Photo above taken January 31, 2000 – the day our offer was accepted on this house. The fence installed by the previous owners was nice and straight, and the retaining wall was in decent shape. You can see just how many trees were located right along our property lines on both sides – most of our yard was covered in the summer by branches.
Our neighbor to the east of us was born and raised in that house, one of six children. When we bought our house in 2000, his mom was still alive and living there with her other adult son. That son liked to work on cars, and always had one pulled up in the yard. His mother died a few years after E was born (she used to always bring over a birthday card), that son bought his own house, and the other son (our current neighbor) moved in to the old family home. There are four adult sisters as well – but they live in other states, and aren’t around much.
We’ve always been on good terms with the family – they are quiet and friendly, deeply loyal to the house, and although it’s old and could use some significant updates, it’s neat and tidy, well loved and cared for. There’s a huge elm tree a few feet from our fence that has been in rough shape as long as we’ve lived here – it constantly drops dead limbs in our yard, but our neighbor is always picking them up and cutting back threatening ones that hang over the fence.
The photo above was taken this past summer, when we were starting to disassemble the porches on our house. This photo really illustrates what that tree looked like in the summer – it was like a mini-forest of offshoots at the trunk, but there were whole sections of the upper portion that were dead.
The location of the tree has always been problematic, but we’ve never been too bothered by its condition or the falling branches because we honestly don’t use the backyard that much. But the roots are out of control – they are huge, and are above ground in many places – you can see in the old photo above how much they interfered with the fence. The ripples in that fence just got worse over time. The excavation for our new garage was going to impact at least 40% of the roots of this tree, which was only going to speed its demise. And nobody wants to watch this beast topple over – it would take out our new construction and probably a few other neighbors in the process! It’s truly a massive tree.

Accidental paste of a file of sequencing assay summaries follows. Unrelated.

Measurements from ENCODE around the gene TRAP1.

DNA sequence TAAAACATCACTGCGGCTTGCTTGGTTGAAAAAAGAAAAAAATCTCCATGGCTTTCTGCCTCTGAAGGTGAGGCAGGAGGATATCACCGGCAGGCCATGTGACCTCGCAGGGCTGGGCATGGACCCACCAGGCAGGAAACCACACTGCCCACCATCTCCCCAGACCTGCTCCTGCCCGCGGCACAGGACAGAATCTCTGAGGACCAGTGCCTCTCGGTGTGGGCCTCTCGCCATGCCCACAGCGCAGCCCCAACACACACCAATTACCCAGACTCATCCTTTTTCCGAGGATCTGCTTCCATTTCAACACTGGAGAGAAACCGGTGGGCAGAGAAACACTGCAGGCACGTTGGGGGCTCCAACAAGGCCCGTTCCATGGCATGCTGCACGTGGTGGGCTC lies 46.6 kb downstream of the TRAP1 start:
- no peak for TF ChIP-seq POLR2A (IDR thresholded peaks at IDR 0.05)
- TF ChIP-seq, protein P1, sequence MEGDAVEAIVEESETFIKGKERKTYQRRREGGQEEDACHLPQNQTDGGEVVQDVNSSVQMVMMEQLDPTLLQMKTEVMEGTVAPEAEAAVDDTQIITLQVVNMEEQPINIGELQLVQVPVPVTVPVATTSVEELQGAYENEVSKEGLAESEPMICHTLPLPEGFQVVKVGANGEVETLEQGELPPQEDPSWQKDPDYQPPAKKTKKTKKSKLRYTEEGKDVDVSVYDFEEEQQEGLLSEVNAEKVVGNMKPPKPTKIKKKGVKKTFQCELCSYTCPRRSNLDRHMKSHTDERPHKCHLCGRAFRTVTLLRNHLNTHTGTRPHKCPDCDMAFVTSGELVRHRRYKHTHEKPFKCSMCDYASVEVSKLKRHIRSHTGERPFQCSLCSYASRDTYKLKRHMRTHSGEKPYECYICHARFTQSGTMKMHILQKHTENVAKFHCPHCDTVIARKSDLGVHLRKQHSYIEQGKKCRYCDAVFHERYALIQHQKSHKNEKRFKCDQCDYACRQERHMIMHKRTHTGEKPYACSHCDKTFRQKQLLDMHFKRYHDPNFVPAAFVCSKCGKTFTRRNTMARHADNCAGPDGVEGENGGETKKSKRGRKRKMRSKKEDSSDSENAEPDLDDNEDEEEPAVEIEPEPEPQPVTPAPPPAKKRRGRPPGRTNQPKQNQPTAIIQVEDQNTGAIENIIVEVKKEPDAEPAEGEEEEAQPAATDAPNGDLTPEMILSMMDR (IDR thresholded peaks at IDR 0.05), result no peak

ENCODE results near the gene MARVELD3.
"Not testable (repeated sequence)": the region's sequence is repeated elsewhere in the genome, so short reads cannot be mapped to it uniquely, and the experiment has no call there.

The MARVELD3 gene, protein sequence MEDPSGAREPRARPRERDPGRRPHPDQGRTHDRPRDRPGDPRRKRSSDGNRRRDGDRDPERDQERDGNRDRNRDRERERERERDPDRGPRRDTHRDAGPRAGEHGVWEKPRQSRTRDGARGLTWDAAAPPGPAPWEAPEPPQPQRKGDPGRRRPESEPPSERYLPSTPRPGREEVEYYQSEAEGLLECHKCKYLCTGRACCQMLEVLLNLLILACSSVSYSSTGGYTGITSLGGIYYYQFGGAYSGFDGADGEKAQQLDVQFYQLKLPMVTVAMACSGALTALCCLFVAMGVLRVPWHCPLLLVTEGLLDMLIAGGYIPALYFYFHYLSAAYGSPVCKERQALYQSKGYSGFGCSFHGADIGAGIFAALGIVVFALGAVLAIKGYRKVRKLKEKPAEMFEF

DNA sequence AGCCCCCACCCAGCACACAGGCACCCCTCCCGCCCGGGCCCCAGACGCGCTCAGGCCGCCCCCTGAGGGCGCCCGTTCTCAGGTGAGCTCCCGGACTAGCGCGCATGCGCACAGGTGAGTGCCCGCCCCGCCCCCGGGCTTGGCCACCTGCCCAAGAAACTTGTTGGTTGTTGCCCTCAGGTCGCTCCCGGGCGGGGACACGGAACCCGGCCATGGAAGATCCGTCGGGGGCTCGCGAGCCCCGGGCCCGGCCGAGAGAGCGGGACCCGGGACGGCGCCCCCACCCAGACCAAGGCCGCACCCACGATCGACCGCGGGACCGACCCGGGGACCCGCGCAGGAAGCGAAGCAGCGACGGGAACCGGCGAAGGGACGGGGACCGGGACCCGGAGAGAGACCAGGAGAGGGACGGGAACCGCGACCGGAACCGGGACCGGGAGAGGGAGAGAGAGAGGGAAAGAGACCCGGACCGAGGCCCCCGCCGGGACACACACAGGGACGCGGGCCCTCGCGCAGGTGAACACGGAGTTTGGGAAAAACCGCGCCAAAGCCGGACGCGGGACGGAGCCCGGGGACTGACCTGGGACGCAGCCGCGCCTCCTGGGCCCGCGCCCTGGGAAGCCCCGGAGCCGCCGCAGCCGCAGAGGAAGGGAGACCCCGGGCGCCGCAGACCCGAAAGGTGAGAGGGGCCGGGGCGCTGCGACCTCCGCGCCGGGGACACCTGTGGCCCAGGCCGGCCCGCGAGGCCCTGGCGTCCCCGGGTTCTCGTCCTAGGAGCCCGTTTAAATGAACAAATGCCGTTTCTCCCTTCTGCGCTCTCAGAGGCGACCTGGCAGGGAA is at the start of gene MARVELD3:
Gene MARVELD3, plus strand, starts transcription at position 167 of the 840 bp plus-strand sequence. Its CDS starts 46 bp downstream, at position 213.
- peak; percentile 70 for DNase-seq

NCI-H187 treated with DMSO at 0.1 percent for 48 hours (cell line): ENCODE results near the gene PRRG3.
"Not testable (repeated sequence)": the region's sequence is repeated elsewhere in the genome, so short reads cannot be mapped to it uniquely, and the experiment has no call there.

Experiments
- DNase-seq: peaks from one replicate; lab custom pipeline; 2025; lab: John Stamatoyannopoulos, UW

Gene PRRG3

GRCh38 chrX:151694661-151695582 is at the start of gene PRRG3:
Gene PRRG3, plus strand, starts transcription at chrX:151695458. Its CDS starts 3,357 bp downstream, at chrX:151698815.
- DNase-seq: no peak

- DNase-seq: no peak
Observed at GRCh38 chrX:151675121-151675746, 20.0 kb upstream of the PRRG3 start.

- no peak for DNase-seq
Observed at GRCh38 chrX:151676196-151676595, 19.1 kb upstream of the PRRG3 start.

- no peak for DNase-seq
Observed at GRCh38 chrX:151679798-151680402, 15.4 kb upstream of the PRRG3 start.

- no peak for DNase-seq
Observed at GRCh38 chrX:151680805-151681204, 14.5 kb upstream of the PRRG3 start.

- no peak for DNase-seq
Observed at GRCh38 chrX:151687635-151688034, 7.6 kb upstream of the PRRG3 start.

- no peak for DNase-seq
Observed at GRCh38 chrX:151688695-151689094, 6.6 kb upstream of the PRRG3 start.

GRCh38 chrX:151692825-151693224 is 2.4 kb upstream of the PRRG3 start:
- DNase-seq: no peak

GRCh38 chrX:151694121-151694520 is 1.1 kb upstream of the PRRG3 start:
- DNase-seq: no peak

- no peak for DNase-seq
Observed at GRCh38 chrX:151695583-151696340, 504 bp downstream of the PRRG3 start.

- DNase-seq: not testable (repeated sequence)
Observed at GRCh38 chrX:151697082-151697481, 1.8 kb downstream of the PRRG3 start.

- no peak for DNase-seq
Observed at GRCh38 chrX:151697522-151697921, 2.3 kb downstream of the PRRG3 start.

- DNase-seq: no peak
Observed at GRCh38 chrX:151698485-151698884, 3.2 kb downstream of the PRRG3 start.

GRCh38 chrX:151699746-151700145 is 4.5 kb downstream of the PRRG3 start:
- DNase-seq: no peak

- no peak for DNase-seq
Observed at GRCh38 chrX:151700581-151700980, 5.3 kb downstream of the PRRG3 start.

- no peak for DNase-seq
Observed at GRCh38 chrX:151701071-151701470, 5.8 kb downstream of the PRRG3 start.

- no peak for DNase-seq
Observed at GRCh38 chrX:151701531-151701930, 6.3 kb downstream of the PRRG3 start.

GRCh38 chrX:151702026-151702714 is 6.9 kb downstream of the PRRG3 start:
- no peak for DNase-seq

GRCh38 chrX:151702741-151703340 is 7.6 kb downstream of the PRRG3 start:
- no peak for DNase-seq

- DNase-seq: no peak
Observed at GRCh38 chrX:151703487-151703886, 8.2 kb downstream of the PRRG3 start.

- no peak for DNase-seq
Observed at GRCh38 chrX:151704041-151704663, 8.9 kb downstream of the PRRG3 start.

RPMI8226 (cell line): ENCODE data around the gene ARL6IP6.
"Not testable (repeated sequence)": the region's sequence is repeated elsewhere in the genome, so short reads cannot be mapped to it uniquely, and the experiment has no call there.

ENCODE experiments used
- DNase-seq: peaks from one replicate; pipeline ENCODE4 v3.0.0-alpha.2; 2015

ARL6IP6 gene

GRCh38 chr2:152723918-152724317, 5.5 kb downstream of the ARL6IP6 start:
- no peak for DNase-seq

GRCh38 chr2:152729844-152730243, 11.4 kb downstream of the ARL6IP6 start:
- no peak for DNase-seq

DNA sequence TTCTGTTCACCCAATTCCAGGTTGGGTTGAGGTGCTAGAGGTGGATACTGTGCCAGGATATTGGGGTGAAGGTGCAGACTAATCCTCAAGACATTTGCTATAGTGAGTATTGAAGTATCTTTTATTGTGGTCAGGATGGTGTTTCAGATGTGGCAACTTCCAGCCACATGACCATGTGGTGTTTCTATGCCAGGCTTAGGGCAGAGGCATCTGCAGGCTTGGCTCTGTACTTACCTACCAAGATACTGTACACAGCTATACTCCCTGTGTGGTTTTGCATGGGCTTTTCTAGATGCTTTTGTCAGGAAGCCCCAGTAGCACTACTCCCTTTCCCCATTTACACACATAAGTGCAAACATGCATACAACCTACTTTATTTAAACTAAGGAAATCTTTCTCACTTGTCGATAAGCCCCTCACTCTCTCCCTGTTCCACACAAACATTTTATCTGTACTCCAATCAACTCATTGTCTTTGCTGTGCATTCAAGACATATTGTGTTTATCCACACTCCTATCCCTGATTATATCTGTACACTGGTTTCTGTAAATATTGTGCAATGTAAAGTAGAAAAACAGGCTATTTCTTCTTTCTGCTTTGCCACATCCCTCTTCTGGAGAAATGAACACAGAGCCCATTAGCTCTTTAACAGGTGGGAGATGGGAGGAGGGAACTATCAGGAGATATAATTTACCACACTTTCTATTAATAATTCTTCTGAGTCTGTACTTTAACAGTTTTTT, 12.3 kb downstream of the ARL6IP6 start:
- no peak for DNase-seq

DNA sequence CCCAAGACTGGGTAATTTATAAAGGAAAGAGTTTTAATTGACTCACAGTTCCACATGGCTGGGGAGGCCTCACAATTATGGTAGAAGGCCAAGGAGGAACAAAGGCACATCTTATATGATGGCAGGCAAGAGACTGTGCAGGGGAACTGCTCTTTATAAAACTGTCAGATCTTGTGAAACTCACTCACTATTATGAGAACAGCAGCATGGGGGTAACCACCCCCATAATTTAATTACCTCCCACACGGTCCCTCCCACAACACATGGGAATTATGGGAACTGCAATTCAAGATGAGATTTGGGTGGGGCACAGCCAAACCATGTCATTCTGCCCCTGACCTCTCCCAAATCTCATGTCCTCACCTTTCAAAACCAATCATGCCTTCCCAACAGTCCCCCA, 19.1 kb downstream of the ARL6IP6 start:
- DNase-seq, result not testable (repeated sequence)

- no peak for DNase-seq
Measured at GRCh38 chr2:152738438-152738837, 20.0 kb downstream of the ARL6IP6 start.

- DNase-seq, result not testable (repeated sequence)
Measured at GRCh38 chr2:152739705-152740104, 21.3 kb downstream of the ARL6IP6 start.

The negotiation period wasn’t fun, but we got there. We offered to cover the entire cost of its removal, and included a generous replacement tree fund as well for a nice tree to be planted AWAY from the fence line!! It took a few months to get there, but in January it finally came down.
It looks really strange back there, and to be honest – it wasn’t a lot of fun to watch that tree come down. We love trees, and I know that our neighbors have a lot of memories tied up in their house and yard. I hope that in a few years the transformation back here will be really lovely, and we’ll see beautiful greens again. We did it in the front yard – fingers crossed we can pull it off again back here!
2 thoughts on “project files: goodbye old tree”
Would know your struggles with it being there, but on other hand you will feel something is missing for a long time as it didn’t have memories only with your neighbors but with you as well. Hope to soon see a new and healthy plant their.
I understand that it must be difficult for you to deal with the absence of the plant. It had not only memories with your neighbors but also with you. However, in due course, you will feel its absence for a long time. I hope that you can replace it with a new and healthy plant soon.